In News, Skills, Skills Projects, Skills Schemes

Three new education institutions have joined the North East Local Enterprise Partnership’s pioneering Ford Next Generation Learning pilot, which supports careers education in schools and colleges by bringing the workplace and classroom closer together.

Castleview Enterprise Academy in Sunderland, James Calvert Spence College in Amble and Sunderland College, Northumberland College and Hartlepool Sixth Form – which constitute Education Partnership North East – join Excelsior Academy in Newcastle and Churchill Community College and Norham High School, North Tyneside, on the innovative pilot programme that sees students learn through engagement with employers.

Originally piloted in Nashville, USA, the Ford Next Generation Learning model has resulted in an almost 23% rise in graduation rates and significant improvements in attainment, discipline and attendance in the district. It’s since been adopted by more than 30 US school districts.

Michelle Rainbow, Skills Director at the North East Local Enterprise Partnership, said: “The North East region is leading the way when it comes to new approaches to careers education.

“From our successful pilot of the Gatsby Career Guidance Benchmarks to our Education Challenge programme, we have identified new ways of helping young people connect with employers so they have a better understanding of the world of work.

“The Ford Next Generation Learning pilot has been a huge success and I’m delighted to welcome another three institutions onto the programme. Castleview Enterprise Academy, James Calvert Spence College and Education Partnership North East joined us on a recent visit to Nashville to see the model in action and hear from schools and students about the positive impact it’s having.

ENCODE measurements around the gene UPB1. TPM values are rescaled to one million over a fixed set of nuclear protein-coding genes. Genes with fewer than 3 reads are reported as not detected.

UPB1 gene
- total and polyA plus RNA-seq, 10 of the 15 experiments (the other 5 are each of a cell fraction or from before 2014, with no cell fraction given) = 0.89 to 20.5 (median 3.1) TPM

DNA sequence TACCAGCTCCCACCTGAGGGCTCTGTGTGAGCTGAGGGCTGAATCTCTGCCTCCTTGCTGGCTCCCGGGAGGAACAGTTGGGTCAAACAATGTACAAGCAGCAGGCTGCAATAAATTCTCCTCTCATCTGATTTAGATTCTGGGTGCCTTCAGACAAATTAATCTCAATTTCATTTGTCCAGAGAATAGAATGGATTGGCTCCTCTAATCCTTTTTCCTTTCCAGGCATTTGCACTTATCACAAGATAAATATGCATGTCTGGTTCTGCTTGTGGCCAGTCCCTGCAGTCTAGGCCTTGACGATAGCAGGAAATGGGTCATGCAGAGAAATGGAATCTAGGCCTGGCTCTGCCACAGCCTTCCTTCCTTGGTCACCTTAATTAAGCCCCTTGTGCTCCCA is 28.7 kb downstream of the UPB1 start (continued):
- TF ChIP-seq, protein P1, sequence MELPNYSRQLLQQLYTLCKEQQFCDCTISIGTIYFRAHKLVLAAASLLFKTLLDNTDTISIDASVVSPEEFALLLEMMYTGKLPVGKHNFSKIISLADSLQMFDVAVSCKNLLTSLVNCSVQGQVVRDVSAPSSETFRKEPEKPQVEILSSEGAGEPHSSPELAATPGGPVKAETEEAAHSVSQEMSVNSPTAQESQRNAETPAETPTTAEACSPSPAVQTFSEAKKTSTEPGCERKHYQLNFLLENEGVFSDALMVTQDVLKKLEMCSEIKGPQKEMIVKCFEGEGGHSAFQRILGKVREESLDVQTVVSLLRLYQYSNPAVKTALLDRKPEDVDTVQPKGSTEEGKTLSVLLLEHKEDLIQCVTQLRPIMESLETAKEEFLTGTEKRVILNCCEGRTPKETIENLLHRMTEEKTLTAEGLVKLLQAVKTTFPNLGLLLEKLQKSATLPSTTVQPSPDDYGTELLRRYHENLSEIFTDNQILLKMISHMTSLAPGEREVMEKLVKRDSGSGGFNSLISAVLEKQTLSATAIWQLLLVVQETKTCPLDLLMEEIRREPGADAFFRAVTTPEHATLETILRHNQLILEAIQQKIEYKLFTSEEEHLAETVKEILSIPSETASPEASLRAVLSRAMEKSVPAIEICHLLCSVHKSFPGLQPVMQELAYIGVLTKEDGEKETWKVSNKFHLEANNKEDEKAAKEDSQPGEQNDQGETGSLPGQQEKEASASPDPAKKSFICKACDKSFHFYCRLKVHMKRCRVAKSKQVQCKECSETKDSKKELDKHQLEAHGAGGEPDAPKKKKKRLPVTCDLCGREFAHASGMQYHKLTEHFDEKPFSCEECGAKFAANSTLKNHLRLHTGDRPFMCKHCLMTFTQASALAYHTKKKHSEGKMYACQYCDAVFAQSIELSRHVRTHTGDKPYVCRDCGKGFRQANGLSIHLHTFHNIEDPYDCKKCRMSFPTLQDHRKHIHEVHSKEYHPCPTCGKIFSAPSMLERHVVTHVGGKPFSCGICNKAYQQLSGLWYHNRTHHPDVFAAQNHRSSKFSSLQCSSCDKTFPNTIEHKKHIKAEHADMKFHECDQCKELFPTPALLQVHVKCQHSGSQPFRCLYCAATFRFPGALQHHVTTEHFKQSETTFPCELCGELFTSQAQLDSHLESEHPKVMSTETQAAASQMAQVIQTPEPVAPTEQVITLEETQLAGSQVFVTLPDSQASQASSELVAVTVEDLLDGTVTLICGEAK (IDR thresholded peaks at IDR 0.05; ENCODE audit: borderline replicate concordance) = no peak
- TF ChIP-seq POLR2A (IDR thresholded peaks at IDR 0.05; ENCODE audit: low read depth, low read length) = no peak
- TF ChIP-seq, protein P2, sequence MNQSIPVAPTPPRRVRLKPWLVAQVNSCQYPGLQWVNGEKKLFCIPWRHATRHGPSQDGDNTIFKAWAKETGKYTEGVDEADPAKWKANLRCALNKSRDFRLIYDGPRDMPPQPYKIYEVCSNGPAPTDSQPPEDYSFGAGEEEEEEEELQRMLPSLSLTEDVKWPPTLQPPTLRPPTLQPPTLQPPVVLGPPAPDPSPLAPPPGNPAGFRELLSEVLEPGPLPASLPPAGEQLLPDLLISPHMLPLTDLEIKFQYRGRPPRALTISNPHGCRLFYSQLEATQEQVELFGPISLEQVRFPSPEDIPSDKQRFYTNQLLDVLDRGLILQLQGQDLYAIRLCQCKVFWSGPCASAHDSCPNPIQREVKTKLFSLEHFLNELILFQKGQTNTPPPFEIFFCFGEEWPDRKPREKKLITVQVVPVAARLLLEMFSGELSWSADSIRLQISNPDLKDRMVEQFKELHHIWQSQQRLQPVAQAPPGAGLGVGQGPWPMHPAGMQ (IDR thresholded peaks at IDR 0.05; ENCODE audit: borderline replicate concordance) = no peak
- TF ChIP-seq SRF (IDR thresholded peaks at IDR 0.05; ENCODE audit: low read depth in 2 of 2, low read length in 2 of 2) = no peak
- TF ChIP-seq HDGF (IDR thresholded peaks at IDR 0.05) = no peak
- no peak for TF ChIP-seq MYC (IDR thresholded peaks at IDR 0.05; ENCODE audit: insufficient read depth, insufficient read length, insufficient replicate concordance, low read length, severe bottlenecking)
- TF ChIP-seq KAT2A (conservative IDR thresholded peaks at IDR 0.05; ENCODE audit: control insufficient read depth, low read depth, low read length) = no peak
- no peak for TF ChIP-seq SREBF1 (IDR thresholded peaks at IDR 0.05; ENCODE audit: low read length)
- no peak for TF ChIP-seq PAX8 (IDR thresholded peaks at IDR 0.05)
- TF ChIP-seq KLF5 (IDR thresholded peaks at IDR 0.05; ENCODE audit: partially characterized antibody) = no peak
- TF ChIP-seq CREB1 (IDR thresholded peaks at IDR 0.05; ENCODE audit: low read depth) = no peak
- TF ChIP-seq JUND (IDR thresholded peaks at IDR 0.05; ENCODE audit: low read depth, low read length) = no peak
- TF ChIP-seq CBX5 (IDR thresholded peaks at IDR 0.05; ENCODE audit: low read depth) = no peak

“Here in the North East we’re seeing an improvement in students’ motivation, oracy, teamwork skills and overall confidence. Students themselves have told us that they now have a much better understanding of why they are studying different topics, through linking the curriculum to real life situations.”

As part of the North East LEP’s Ford Next Generation Learning pilot, which is delivered in partnership with education charity the Edge Foundation, students have worked with employers including Go North East and Great North Run on real life projects that allows them to interact with people who work in businesses in their local area. They’ve also had the opportunity to meet surgeons, engineers and entrepreneurs.

Industry Alignment Support Officers, recruited by the North East LEP, work directly in schools and colleges to help them better engage with local businesses and apply real life work situations to the school curriculum. The North East LEP has appointed three new Industry Alignment Support Officers – Naznin Ahmed, Rachael Church and David Gibson – to work with the new intake of institutions.

Judith Quinn, Deputy Principal, Education Partnership North East, said: “The knowledge and experience gained from our visit and linking in with Ford Next Generation Learning, Academies of Nashville and the partners of the project will enable us to further implement career focussed relevant teaching and learning.